Wrinkles are an inevitable part of the natural aging process. As we become older our skin gets thinner, drier and less elastic. Our skin’s ability to protect itself from damage is also reduced as we age. Eventually, wrinkles, creases and lines form on our skin. – Medical News Today

With age comes wrinkles. It really doesn’t get any simpler than that. And there is nothing wrong with having wrinkles – it’s a natural development of aging. Depending upon how one looks at it, wrinkles can be a sign of beauty, wisdom, knowledge, growth and even wellness.

Interestingly, wrinkles can also reveal certain things about our health. In many instances, unfortunately, certain signs of wrinkling can indicate a potential health problem. On the positive side, once these potential risks are identified, it is possible to be proactive in seeking treatment.

Here are 6 things that wrinkles reveal about your health:

mature skin

1. An increased risk for heart disease

If one or both earlobes show a diagonal crease or wrinkle, it may indicate an increased risk for heart-related illness, including coronary heart disease. Researchers are unsure about why this enigmatic correlation exists, but there are two primary theories:

– The heart muscle and ear lobe are developed from the same genetic material, and a direct link exists between each part.

– Ear creases are a type of skin degeneration with the root cause being vascular disease.

Dr. Haim Shmilovich, a contributing author of one of the studies undertaken at the Tel Aviv Medical Center, says: “Our study showed a test accuracy of 67 percent, meaning that, in a general way of speaking, if you have this sign, you have a 67 percent change of having coronary artery disease.”

2. Decreased bone density (“brittle bones”)

In a study at the Yale University School of Medicine, a link was discovered between severity of wrinkles and bone mineral density. According to one researcher, “Skin and bones share common building blocks/proteins, and aging is accompanies by changes in skin and deterioration of bone quantity and quality…”

The researchers continue, stating that there is a potential link between wrinkle severity and lower bone density: “We found that deepening and worsening skin wrinkles are related to lower bone density among the study participants. The worse the wrinkles, the lesser the bone density, and this relationship was independent of age or of factors known to influence bone mass.”

3. Potential high blood pressure

According to a research study done at Leiden University Medical Center in the Netherlands, women who have a younger appearance – including less facial sagging and eye drooping – generally tend to have lower blood pressure. Also, the same study discovered that individuals who come from families with a history of longevity have less skin wrinkling on their upper arms than others in their age group.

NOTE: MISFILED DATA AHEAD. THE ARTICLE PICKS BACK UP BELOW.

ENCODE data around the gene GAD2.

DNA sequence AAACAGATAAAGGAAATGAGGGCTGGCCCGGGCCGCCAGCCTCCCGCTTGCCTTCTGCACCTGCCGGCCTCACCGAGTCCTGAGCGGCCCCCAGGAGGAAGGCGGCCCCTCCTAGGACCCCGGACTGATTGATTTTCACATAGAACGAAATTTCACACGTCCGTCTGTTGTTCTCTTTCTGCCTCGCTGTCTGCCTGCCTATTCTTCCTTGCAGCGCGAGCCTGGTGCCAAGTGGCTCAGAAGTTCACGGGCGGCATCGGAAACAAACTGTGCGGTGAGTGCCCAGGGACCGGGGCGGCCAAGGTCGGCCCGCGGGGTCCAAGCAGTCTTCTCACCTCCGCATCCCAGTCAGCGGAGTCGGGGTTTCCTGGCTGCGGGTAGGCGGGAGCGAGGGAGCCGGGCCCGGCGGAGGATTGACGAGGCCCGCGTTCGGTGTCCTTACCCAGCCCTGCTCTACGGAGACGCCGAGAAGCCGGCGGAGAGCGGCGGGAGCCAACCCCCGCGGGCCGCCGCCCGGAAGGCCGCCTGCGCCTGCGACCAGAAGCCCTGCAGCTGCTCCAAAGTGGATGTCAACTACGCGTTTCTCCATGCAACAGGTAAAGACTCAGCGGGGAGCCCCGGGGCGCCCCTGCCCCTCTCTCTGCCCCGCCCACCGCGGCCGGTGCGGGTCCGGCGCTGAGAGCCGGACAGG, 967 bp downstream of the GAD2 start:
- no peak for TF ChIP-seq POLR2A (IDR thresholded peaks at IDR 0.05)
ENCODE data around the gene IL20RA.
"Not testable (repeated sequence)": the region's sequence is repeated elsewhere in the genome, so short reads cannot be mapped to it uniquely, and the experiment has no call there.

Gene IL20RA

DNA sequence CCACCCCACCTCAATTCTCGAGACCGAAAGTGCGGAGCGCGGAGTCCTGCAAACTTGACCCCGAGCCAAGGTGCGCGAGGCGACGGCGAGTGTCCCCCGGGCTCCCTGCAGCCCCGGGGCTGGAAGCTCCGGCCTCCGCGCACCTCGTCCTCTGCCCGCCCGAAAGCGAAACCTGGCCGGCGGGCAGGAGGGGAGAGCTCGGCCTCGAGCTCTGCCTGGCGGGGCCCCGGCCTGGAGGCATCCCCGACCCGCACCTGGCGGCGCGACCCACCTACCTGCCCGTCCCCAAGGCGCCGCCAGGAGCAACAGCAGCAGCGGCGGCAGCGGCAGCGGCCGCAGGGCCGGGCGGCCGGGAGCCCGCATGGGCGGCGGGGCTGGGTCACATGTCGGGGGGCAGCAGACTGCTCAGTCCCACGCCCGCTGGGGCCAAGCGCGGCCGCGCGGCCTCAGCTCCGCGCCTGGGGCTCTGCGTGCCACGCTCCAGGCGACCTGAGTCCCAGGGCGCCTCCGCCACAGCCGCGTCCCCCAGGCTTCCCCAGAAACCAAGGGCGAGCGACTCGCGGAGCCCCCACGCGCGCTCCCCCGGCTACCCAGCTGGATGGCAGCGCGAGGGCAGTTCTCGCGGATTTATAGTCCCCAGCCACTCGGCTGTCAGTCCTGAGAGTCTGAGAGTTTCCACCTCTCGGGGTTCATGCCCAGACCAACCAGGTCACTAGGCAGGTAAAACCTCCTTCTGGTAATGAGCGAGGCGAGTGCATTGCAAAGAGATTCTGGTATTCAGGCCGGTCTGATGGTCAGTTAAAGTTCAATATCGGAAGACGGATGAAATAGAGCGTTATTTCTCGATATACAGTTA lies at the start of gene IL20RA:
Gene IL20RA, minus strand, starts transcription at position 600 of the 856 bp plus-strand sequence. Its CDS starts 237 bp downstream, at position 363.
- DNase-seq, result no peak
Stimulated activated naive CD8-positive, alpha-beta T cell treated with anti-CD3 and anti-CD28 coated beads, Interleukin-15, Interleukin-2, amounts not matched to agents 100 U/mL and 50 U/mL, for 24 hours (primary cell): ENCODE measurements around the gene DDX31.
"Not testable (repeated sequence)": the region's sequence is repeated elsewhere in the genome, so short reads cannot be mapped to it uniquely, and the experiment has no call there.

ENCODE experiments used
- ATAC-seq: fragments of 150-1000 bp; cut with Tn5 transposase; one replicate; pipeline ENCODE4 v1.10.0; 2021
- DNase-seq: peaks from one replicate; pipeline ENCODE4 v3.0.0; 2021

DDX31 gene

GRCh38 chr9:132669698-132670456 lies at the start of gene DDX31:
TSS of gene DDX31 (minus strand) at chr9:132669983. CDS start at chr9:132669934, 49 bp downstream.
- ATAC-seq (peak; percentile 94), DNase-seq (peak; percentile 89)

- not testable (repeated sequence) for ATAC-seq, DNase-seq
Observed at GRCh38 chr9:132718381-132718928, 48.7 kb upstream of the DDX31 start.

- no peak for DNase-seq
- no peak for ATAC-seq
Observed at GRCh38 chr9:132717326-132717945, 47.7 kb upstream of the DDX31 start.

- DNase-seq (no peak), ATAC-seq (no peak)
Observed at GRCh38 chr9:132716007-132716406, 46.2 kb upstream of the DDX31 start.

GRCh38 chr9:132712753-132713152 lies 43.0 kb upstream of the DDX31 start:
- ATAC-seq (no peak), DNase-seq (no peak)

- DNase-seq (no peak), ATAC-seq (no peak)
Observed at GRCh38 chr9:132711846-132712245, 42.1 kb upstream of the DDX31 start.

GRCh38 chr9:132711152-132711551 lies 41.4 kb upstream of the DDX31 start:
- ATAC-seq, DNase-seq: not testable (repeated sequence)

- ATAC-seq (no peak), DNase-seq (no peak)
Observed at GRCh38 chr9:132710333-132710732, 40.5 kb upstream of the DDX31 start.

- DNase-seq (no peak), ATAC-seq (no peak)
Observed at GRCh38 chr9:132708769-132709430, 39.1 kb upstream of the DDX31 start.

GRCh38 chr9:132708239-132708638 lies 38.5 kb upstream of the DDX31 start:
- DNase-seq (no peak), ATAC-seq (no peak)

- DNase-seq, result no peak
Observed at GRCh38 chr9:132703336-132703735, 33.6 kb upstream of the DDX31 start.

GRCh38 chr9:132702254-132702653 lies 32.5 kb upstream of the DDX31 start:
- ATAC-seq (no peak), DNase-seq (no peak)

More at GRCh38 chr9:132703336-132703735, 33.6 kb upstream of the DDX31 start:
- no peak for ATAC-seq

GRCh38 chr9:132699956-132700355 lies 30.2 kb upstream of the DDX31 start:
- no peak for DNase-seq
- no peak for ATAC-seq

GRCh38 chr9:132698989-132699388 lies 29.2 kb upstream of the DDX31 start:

4. Potential high stress

Doctors can indeed tell how stressed we are by our number of wrinkles. As one dermatologist put it “I can often tell how anxious a new patient is by the lines in her face.”

Stress often causes us to furrow our brow, which can lead to the development of permanent forehead wrinkles. However, these wrinkles are not limited only to the forehead. Continuous stress releases significant amounts of cortisol, the so-called “stress hormone.” As a result, our skin’s collagen diminishes and causes potential wrinkling.

5. High levels of sugar

Sugar contains a bonding agent that attaches to a protein in the body, creating advanced glycation end products (AGEs). Yes, that is a genuine byproduct and yes, that is a real (and fitting) acronym.

AGEs chemically breaks down the molecular structure of two important gatekeepers of skin health – elastin and collagen. Breaking down these two skin components increases the likelihood of developing additional fine lines and wrinkles.

A better, much healthier idea is to eat some fruit instead. Some fruits, particularly mangoes and pomegranates, contain beneficial skin properties. Specifically, research demonstrates that fruits can reverse skin damage (incredible!).

6. Nothing health-related at all (but still check!)

Of course, there’s a high likelihood that absolutely nothing is wrong. As mentioned, wrinkling is a completely normal part of the aging process. However, there is many a firm believer that potentially helpful methods of managing one’s health are worthwhile to examine.


Final Thoughts: Last Tips for Skin Health

  • Get more sleep: Inadequate sleep has been linked to more wrinkles and fine lines, mouth drooping and pale skin.
  • Eat more fruits and vegetables: Fruits and veggies contain carotenoids, a powerful skin antioxidant. The properties of carotenoids, particularly its anti-inflammatory effects, can be a powerful ally for skin health.
  • Quit smoking: Perhaps no real surprise that smoking speeds up the skin’s aging process. The nicotine in cigarettes narrows blood vessels and restricts blood flow. In short, the more one smokes, the more damage is done to the skin.